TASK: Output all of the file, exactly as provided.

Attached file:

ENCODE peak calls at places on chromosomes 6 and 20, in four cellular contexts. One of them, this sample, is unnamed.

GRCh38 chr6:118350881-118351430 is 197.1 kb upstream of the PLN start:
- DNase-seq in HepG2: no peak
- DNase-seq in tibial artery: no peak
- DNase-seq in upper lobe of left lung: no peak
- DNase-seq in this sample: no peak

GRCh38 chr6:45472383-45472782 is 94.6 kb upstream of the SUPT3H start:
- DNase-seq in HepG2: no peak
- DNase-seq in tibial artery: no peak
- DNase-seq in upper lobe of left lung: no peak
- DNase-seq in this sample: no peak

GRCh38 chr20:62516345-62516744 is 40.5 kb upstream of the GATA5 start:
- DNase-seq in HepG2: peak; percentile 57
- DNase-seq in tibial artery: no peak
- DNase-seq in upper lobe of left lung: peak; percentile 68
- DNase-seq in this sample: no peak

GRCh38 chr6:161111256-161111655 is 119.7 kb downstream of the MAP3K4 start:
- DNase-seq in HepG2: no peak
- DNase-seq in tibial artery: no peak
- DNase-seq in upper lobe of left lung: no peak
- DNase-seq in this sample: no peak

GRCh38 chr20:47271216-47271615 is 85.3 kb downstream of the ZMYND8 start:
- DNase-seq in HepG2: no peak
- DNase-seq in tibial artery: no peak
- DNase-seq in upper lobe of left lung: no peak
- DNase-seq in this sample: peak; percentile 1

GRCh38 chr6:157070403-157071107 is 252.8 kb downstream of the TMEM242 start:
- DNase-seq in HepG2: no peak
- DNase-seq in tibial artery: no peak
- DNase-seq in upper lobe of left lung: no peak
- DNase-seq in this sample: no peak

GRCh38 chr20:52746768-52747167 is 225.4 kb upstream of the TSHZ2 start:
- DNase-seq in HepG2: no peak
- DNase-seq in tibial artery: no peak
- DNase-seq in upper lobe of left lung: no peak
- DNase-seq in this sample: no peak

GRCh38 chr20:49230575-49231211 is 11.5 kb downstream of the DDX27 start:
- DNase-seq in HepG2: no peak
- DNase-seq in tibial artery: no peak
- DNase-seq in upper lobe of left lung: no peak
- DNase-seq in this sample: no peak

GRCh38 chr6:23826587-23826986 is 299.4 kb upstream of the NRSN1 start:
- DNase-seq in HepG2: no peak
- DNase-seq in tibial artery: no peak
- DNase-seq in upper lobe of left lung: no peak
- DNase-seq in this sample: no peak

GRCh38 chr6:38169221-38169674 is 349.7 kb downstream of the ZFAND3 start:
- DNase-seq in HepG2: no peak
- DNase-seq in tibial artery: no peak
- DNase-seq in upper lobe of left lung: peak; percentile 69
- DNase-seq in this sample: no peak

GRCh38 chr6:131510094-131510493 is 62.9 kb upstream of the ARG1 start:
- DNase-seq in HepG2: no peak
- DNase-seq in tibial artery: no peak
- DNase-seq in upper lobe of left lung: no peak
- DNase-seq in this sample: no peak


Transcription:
ENCODE peak calls at places on chromosomes 6 and 20, in four cellular contexts. One of them, this sample, is unnamed.

GRCh38 chr6:118350881-118351430 is 197.1 kb upstream of the PLN start:
- DNase-seq in HepG2: no peak
- DNase-seq in tibial artery: no peak
- DNase-seq in upper lobe of left lung: no peak
- DNase-seq in this sample: no peak

GRCh38 chr6:45472383-45472782 is 94.6 kb upstream of the SUPT3H start:
- DNase-seq in HepG2: no peak
- DNase-seq in tibial artery: no peak
- DNase-seq in upper lobe of left lung: no peak
- DNase-seq in this sample: no peak

GRCh38 chr20:62516345-62516744 is 40.5 kb upstream of the GATA5 start:
- DNase-seq in HepG2: peak; percentile 57
- DNase-seq in tibial artery: no peak
- DNase-seq in upper lobe of left lung: peak; percentile 68
- DNase-seq in this sample: no peak

GRCh38 chr6:161111256-161111655 is 119.7 kb downstream of the MAP3K4 start:
- DNase-seq in HepG2: no peak
- DNase-seq in tibial artery: no peak
- DNase-seq in upper lobe of left lung: no peak
- DNase-seq in this sample: no peak

GRCh38 chr20:47271216-47271615 is 85.3 kb downstream of the ZMYND8 start:
- DNase-seq in HepG2: no peak
- DNase-seq in tibial artery: no peak
- DNase-seq in upper lobe of left lung: no peak
- DNase-seq in this sample: peak; percentile 1

GRCh38 chr6:157070403-157071107 is 252.8 kb downstream of the TMEM242 start:
- DNase-seq in HepG2: no peak
- DNase-seq in tibial artery: no peak
- DNase-seq in upper lobe of left lung: no peak
- DNase-seq in this sample: no peak

GRCh38 chr20:52746768-52747167 is 225.4 kb upstream of the TSHZ2 start:
- DNase-seq in HepG2: no peak
- DNase-seq in tibial artery: no peak
- DNase-seq in upper lobe of left lung: no peak
- DNase-seq in this sample: no peak

GRCh38 chr20:49230575-49231211 is 11.5 kb downstream of the DDX27 start:
- DNase-seq in HepG2: no peak
- DNase-seq in tibial artery: no peak
- DNase-seq in upper lobe of left lung: no peak
- DNase-seq in this sample: no peak

GRCh38 chr6:23826587-23826986 is 299.4 kb upstream of the NRSN1 start:
- DNase-seq in HepG2: no peak
- DNase-seq in tibial artery: no peak
- DNase-seq in upper lobe of left lung: no peak
- DNase-seq in this sample: no peak

GRCh38 chr6:38169221-38169674 is 349.7 kb downstream of the ZFAND3 start:
- DNase-seq in HepG2: no peak
- DNase-seq in tibial artery: no peak
- DNase-seq in upper lobe of left lung: peak; percentile 69
- DNase-seq in this sample: no peak

GRCh38 chr6:131510094-131510493 is 62.9 kb upstream of the ARG1 start:
- DNase-seq in HepG2: no peak
- DNase-seq in tibial artery: no peak
- DNase-seq in upper lobe of left lung: no peak
- DNase-seq in this sample: no peak